“Following this episode, I succeeded in getting hold of the key of the police cipher code. This I also passed on to Frank Simon. As this code was in general use throughout the country for military and police every day for a period of three months without being changed, and as the authorities had no suspicions that it was in the possession of any undesirables, arrangements were made whereby a Post Office clerk named McNamara would transmit police messages to the I.R.A. for the purpose of decoding. In this way the I.R.A. knew the contents of a message even before it reached the Co. Inspector’s, office. One message came through from, I think, Dublin Castle, to the effect that police and military were to round up a number of prominent I.R.A. men in Co. Roscommon. This message was again decoded by the local I.R.A. in time to allow them to escape the net. When it came to the ears of the Co. Inspector that Volunteers were moving out of the whole county, he became suspicious and the round-up operation was not carried out.”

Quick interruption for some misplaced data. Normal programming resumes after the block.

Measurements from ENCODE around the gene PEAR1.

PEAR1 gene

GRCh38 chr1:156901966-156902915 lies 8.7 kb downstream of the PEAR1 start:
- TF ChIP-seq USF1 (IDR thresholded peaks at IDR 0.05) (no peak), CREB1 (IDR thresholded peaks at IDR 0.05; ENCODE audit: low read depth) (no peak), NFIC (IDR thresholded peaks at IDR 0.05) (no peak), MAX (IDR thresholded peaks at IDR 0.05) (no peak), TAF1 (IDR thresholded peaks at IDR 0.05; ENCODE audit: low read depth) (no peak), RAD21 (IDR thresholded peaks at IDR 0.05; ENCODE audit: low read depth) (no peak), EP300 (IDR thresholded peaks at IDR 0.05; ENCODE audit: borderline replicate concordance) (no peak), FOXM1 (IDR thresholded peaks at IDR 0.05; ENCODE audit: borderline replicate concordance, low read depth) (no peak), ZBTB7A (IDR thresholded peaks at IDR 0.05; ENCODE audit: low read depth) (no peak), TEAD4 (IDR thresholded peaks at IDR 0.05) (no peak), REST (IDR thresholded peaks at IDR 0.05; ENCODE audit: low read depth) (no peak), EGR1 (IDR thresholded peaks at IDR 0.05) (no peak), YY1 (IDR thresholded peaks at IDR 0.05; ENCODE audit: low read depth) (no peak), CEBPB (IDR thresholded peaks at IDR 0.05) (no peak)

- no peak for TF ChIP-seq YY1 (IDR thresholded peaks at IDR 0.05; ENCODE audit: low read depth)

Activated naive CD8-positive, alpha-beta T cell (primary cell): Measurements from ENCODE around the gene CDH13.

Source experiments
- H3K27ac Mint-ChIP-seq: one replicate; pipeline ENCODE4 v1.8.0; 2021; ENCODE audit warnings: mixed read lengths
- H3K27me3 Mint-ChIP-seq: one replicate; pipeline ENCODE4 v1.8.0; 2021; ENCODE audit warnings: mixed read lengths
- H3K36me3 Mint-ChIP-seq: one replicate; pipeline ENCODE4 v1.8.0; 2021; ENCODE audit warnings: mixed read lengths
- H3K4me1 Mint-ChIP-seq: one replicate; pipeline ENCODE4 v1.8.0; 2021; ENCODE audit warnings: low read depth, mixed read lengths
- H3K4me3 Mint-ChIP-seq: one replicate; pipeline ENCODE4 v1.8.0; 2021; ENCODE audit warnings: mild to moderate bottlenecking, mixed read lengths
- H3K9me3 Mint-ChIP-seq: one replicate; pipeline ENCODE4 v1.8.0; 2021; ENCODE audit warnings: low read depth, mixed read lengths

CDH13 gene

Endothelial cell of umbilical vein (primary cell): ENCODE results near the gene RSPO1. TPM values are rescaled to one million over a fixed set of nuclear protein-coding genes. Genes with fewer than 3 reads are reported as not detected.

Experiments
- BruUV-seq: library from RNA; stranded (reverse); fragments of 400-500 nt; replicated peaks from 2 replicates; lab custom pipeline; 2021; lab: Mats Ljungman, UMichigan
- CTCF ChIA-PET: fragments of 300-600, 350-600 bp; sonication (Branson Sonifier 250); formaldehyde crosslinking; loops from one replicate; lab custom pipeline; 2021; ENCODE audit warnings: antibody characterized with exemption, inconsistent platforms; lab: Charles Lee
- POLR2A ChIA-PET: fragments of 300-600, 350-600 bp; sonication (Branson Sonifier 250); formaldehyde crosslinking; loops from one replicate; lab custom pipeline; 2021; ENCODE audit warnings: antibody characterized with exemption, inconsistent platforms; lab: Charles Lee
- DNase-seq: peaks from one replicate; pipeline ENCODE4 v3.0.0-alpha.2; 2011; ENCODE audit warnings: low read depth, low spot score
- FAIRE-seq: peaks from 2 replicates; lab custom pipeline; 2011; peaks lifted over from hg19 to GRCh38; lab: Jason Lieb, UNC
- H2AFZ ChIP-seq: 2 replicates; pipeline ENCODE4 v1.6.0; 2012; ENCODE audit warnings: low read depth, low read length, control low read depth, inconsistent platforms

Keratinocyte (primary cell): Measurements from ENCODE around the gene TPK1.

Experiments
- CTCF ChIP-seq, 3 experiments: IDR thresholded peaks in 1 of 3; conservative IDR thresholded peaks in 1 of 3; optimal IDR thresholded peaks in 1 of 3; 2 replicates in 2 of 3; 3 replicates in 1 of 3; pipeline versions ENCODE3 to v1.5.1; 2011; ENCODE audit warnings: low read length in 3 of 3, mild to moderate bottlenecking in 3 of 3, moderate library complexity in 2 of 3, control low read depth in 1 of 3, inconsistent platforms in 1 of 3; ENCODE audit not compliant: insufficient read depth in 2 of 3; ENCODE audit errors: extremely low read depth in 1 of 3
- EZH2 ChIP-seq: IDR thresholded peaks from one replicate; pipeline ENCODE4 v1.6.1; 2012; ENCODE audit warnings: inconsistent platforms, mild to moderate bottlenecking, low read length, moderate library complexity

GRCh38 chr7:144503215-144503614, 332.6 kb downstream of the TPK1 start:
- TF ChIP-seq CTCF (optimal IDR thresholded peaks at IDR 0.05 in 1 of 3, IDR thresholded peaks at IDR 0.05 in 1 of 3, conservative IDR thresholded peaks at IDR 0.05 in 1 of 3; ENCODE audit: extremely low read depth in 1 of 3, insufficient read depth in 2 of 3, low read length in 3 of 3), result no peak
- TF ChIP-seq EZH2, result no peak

Saving Michael Collins
Perhaps Duffy’s great contribution to the cause of Irish freedom was saving Collins from assassination:
“I remember one evening the D.I. [Deputy Inspector] summoned all men of the station to the dayroom. Reproduced a photograph of members of Dáil Éireann which he passed round to each man asking them if they were able to identify any man in the group. When they were not, he took a life-size photograph of Michael Collins with two issues, a side issue and a front issue, and passed them round, but no man said he knew him.